Miki Foster is an artist based in Brooklyn, New York. Her work centers around themes of queer precarity, exploding gender binaries, exploring radical histories/mythologies and performing critical new media education. Through video art, electronic installation, textile fabrication and game design Miki's work considers the interplay of power and technological production, poetry and the abject political site of the body. A dedicated educator Miki has over twelve years of experience teaching in art and technology programs to young people and adults with a mindfulness towards producing challenging interdisciplinary experiences. Miki earned an MFA degree in Digital Arts/New Media from the University of California Santa Cruz in 2009. Miki's educational work with Daniela Rosner, Woven Futures, is featured in the MIT Press book DIY Citizenship (2014).
The idea of a batphone - the red phone that Commissioner Gordon had a secure line with Batman - is that the user has a secure connection used in critical situations or emergencies. One of the interesting possibilities of a closed network coupled with a bit of cryptography and an alert system is that we can create a means for designing a user experience that is easy to access, can serve multiple critical functions within our communities and is built/maintained from the ground up by members of the community who are committed to the privacy and anonymity of all users.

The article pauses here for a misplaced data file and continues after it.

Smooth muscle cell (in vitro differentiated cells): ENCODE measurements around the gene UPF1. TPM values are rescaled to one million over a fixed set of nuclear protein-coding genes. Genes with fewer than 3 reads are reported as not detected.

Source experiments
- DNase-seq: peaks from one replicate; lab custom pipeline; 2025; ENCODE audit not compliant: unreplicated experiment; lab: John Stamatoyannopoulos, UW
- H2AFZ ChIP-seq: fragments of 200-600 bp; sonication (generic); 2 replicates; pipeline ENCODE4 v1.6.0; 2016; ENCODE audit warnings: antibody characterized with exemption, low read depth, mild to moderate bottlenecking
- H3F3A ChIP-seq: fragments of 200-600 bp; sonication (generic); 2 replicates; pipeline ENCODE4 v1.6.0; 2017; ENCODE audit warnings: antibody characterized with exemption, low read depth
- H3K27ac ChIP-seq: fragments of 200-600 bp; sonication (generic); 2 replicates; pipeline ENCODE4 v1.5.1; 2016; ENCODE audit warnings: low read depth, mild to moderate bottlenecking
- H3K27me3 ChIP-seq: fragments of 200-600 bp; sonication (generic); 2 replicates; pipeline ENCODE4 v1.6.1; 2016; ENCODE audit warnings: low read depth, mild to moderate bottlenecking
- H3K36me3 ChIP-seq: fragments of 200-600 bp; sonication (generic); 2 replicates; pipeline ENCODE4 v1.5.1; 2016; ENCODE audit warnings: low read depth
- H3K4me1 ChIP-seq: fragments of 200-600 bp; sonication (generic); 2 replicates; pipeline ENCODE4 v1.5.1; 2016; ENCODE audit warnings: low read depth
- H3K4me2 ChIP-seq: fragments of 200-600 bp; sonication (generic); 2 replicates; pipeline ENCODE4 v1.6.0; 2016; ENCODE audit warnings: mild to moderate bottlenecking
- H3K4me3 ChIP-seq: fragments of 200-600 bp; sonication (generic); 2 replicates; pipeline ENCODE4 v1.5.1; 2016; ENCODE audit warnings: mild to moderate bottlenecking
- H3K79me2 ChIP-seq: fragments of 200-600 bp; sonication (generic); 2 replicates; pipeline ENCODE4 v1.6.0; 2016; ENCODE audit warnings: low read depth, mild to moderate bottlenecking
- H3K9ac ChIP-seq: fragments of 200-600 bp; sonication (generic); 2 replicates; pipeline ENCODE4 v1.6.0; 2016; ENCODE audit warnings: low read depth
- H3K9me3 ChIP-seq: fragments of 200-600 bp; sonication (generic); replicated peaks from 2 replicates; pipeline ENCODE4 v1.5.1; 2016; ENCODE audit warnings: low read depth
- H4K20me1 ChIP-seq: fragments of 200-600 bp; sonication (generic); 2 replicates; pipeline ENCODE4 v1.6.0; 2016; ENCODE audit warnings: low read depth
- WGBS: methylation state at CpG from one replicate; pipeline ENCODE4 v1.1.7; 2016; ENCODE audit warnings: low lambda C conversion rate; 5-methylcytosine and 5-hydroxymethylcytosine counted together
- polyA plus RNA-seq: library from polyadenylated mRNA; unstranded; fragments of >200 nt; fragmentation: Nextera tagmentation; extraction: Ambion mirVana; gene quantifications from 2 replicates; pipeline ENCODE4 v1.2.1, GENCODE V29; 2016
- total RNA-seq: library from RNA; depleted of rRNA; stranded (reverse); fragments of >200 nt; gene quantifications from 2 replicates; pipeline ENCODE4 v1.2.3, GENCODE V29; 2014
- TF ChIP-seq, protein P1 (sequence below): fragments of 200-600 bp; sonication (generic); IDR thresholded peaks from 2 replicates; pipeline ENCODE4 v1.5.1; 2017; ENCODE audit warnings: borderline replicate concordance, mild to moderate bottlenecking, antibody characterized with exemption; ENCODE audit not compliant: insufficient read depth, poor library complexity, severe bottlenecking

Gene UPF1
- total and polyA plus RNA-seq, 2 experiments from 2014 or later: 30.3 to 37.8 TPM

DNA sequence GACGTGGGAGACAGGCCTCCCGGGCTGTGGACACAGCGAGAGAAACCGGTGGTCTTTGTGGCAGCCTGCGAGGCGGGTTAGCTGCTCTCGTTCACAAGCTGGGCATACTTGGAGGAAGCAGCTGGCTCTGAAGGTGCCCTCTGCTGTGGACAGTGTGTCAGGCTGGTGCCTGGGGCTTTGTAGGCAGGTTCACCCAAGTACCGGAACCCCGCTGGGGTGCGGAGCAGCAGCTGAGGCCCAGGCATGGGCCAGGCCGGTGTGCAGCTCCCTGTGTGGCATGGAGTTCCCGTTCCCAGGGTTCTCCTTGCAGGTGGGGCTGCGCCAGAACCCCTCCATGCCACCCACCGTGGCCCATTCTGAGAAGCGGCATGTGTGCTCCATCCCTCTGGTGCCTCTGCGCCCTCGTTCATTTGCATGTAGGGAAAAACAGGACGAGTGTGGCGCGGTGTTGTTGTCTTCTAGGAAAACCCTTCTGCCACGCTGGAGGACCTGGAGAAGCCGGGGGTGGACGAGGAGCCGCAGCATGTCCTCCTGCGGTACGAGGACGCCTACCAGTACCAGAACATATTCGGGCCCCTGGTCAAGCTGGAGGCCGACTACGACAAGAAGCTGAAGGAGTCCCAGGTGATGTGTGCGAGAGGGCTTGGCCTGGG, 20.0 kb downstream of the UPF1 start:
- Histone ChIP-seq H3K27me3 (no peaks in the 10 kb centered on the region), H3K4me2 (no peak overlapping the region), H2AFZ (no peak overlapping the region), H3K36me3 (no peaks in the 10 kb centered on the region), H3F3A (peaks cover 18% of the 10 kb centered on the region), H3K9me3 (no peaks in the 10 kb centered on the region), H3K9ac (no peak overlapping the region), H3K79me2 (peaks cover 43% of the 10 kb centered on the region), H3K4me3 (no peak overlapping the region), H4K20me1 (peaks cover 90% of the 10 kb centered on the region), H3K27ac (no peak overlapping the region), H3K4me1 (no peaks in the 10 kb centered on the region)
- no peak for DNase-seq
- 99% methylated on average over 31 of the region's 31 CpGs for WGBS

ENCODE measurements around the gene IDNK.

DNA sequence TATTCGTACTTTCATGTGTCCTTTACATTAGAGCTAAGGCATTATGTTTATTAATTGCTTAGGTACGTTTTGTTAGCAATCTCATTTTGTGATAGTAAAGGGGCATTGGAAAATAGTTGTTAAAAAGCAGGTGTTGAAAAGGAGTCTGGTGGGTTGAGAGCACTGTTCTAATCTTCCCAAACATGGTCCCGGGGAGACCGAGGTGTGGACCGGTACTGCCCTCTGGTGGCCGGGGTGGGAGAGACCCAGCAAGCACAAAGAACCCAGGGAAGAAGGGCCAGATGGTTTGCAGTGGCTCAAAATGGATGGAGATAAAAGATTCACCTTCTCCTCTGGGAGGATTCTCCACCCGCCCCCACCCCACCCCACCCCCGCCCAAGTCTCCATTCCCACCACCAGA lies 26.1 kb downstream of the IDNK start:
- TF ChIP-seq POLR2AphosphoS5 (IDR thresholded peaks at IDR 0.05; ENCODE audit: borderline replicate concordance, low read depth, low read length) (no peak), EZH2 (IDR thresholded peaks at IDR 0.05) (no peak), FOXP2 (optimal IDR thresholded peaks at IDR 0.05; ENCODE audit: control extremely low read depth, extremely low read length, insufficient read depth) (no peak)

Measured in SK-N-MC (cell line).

Let’s say that we wanted to distribute the responsibility of responding to a critical situation or emergency to not just one person or a bunch of people. We can send out the equivalent of a bat signal - we can encode a message that gives more specifics that allows respondents to prepare for the situation and engage with each other (if needed) in order to strategize. The question is can we build a network that uses grassroots organizing, trust and accountability structures to create a digital framework/community that addresses emergencies, critical situations, and distributes care and resources within our communities without (or at least minimizing) surveillance? What would this network enable us to do and how would we encourage others to use it without compromising its integrity?
In this workshop we will imagine and design as a community of queers a network and community. Participants need not know anything about mesh networks in order to attend but rather come with a willingness/openness to think about both the social and technical limitations/possibilities of creating a community.
Materials: paper, post-its, markers, pens (no tech materials)